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Children's Mutual finds Brits favour Katie over Catherine

21st June 2011 Print

The Children’s Mutual has identified that the British public favour the name Katie over Catherine, but William over Wills.

According to research by The Children’s Mutual, a leading Child Trust Fund (CTF) provider, the British public favour the name Katie over Catherine, but William over Wills.

As the country welcomes Catherine, Duchess of Cornwall into their hearts The Children’s Mutual has reviewed its 900,000 Child Trust Fund accounts to see just how Kate compares to Catherine and if Will or Bill comes out on top in the average British home.

In the case of infant school boys, tradition is king with William far outstripping any of its abbreviations as the given name for a son and heir with 88% of parents choosing to use the name in full. Billy came a distant second with only 9% of usage and Will and Bill less popular still (3% and less than 1% respectively).

Playground Princesses-in-waiting would seem to be a more casual lot with Katie outranking all others as the given name in 60% of cases. Kate and Katherine are next in favour with 12% and 10% usage each. Whilst Catherine (7%), Katy (6%) and Kathryn (4%) sit further down the list.

When it comes to their financial footings the nation’s Williams and Catherines are very evenly matched with the boys receiving an average monthly saving from friends and family of £28.50 whilst the girls are given £26 a month.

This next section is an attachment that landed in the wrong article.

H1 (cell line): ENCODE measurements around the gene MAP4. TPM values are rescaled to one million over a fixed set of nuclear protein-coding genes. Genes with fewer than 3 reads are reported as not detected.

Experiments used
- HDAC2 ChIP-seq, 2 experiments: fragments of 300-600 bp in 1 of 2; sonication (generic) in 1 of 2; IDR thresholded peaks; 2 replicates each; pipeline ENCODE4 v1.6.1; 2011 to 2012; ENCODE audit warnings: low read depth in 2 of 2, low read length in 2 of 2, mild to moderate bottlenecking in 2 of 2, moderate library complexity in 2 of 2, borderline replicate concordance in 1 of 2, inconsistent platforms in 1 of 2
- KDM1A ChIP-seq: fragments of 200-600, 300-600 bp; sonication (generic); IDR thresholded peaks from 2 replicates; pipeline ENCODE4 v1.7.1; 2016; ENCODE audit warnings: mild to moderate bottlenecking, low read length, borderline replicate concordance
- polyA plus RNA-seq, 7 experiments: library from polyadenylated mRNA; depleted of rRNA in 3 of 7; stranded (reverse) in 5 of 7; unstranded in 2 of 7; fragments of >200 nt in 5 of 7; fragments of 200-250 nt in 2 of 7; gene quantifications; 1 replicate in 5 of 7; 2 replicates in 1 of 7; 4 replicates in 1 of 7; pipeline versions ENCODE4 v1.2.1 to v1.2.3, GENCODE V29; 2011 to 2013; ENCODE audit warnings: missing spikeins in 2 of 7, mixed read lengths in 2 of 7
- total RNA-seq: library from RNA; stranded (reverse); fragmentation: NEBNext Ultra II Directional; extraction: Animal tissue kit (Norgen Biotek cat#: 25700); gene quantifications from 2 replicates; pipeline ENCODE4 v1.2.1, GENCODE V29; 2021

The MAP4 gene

Andy Brown, Head of Sale & Marketing at The Children’s Mutual said: ”No doubt most of our children have nicknames and abbreviations that are more commonly used on a day-to-day basis but it is interesting that British parents see their little boys given name in quite formal terms whilst they are inclined to use a more familiar version of a name for their little girls.

What is more important in the long term is that all our children be treated equally in terms of saving for their futures. Child Trust Fund children and their families are fortunate to have this resource available to them and I am delighted that so many are embracing it even in these difficult economic times. We can’t all give our children the trapping of Royalty but even £26 or £28 a month put aside on a regular basis over a child’s life could give them £10,000* as they reach adulthood.”

Launched in 2005, Child Trust Funds were designed to provide a tax efficient, long term savings vehicle for all eligible children. Eligible newborn children (born on or after 1 September 2002) received a Child Trust Fund voucher from the government when their parents registered for Child Benefit. Parents, family and friends can all then add to this account up to a maximum value of £1,200 each year. The changes to the CTF mean that for existing customers the accounts remain as before, with an annual tax-efficient top up allowance of £1,200, albeit without the Government's additional contributions.

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* £10,000  Based on contributions of £26 per month. This future projected value is based on money being invested every month, together with the Government’s initial £250 voucher, for 18 years in a Stakeholder Child Trust Fund Account. Assuming an investment return of 7% a year, and charges of 1.5% of the CTF account value each year. The projected values aren’t guaranteed because the value of shares goes up and down. So the final payout could be more or less than this.  This figure rises to £10,900 if an account receives £28.50 per month.